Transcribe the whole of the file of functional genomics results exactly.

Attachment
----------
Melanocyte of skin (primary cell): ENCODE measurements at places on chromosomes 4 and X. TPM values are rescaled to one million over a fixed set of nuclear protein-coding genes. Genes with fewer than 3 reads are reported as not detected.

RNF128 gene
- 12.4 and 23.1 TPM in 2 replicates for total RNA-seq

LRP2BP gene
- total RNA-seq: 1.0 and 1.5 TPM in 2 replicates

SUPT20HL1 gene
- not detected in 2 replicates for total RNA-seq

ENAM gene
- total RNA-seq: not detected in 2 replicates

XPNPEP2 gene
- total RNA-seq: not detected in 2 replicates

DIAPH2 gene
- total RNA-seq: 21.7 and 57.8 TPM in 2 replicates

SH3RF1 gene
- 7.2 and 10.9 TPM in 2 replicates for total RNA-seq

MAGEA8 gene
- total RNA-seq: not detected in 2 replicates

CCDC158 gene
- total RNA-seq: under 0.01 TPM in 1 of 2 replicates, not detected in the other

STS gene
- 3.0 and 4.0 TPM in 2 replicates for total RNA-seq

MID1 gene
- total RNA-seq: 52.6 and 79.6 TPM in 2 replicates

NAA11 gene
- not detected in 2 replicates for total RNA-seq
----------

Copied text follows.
Melanocyte of skin (primary cell): ENCODE measurements at places on chromosomes 4 and X. TPM values are rescaled to one million over a fixed set of nuclear protein-coding genes. Genes with fewer than 3 reads are reported as not detected.

RNF128 gene
- 12.4 and 23.1 TPM in 2 replicates for total RNA-seq

LRP2BP gene
- total RNA-seq: 1.0 and 1.5 TPM in 2 replicates

SUPT20HL1 gene
- not detected in 2 replicates for total RNA-seq

ENAM gene
- total RNA-seq: not detected in 2 replicates

XPNPEP2 gene
- total RNA-seq: not detected in 2 replicates

DIAPH2 gene
- total RNA-seq: 21.7 and 57.8 TPM in 2 replicates

SH3RF1 gene
- 7.2 and 10.9 TPM in 2 replicates for total RNA-seq

MAGEA8 gene
- total RNA-seq: not detected in 2 replicates

CCDC158 gene
- total RNA-seq: under 0.01 TPM in 1 of 2 replicates, not detected in the other

STS gene
- 3.0 and 4.0 TPM in 2 replicates for total RNA-seq

MID1 gene
- total RNA-seq: 52.6 and 79.6 TPM in 2 replicates

NAA11 gene
- not detected in 2 replicates for total RNA-seq